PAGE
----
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Trichotillomania: every day is a bad hair day

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Morgan Quach
Over 3.4% of adults in the world experience Trichotillomania, however, it is often misdiagnosed or unrecognized.

For most people with trichotillomania, they can pinpoint the moment that unearthed the following years of internal struggle. In my case, I can trace it back to the third grade, when I was eight years old. My family is relatively superstitious, and one of the traditions we practiced was wishing on eyelashes. This was a common folklore of the 19th century in which an eyelash would be placed on the back of the hand, wished upon, and then thrown over the shoulder. If it stuck, the wish was not granted. As a young girl, I was enthralled by this concept. In a literal sense, everything I could ever want was just beyond my fingertips.

I began to pull out my eyelashes regularly, typically during schoolwork. The gap between my eyelashes widened to the point where I was almost beyond recognition, and it developed in my eyebrows as well. At the time, I was oblivious to the fact that there was actually something wrong with me, and I assumed that it was only an odd childhood habit.

Trichotillomania is defined as an anxiety disorder that causes one to pull out their own hair. This can apply to one’s eyelashes, eyebrows, hair, etc. Symptoms include repeatedly attempting to quit pulling and failing, a sense of relief after pulling, biting, chewing, or twirling your hair. In my personal experience, an itching sensation develops under my skin whenever I am stressed or bored. Over time, the physical aspect faded and the action became more habitual.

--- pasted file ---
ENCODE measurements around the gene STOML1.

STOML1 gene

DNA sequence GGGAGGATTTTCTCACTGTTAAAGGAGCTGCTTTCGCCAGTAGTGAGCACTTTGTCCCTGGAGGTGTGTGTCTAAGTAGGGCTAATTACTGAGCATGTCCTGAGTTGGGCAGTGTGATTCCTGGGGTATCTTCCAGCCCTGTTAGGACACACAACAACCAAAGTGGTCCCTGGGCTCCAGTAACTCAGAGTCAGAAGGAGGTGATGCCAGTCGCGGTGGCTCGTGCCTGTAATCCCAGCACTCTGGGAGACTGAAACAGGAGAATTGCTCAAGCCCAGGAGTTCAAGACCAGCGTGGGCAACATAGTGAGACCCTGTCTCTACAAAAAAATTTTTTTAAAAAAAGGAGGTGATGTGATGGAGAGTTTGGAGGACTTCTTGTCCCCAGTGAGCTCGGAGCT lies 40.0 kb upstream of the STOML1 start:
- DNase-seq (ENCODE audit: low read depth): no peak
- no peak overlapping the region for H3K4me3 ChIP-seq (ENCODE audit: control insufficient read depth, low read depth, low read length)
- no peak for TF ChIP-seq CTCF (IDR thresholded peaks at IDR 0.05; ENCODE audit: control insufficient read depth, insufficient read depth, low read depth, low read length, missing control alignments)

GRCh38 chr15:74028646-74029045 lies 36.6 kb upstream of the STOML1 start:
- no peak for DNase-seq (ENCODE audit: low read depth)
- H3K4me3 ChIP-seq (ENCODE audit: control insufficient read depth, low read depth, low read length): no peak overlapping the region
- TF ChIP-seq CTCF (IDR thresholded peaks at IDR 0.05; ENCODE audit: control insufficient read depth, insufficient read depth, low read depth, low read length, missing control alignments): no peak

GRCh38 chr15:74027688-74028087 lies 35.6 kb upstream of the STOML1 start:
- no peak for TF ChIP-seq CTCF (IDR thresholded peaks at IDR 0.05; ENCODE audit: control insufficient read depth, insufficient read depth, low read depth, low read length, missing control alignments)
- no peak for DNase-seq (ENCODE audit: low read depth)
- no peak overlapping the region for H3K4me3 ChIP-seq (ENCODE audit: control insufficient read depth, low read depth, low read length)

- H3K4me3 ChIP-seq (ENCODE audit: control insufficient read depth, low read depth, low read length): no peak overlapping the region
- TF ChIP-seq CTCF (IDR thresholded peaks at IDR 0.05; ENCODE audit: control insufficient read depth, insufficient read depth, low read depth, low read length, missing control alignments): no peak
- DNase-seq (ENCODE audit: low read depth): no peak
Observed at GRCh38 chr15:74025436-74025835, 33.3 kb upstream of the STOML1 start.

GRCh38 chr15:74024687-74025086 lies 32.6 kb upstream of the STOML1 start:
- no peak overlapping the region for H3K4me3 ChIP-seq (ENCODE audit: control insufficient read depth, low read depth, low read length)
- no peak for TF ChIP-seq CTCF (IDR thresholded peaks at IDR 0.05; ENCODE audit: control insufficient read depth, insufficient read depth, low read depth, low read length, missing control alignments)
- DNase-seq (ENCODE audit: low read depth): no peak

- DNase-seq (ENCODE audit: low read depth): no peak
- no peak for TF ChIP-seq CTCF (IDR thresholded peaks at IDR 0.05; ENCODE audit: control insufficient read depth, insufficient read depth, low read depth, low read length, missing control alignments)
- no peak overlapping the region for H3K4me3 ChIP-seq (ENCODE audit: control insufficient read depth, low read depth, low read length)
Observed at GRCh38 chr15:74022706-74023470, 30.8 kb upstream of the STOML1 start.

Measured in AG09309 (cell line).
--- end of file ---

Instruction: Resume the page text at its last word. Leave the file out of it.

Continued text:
This tendency is not easily avoided, as the brain gradually accepts the disorder as a coping mechanism in response to anxiety, an outlet. If ignored, the feeling only intensifies, requiring great concentration and willpower to resist. Trichotillomania is difficult to overcome because pulling is an action of comfort, to the extent that most pullers are not even aware of their behavior.

The science behind Trichotillomania is unknown, and medication is unavailable. Some theorize that it may be hereditary, whereas others claim that it is caused by extreme stress. Pullers may be offered antidepressants, but there is no magic cure other than dedication.

Growing up with Trich was not easy; I had a constant fear that someone might recognize my disorder. Although I never did it in public, my appearance spoke for itself. Every time someone would ask I would blame it on an accident, or in some cases, the weather. My situation heavily impacted my self image, causing a lack of self esteem and social anxiety. It wasn’t until middle school when I finally accepted my condition and learned to manage it.

As odd as it may be, Trichotillomania is surprisingly common. Around 2.5 million Americans experience this disorder at some point in their lifetime, and it is typically developed during childhood.

Many resources are available to pullers, including a broad and effective support system. Ex-pullers have proven to us time and time again that it is possible to overcome equipped with the right tools. Being cured is the ability comfortable and confident with yourself, no matter what you look like.

 

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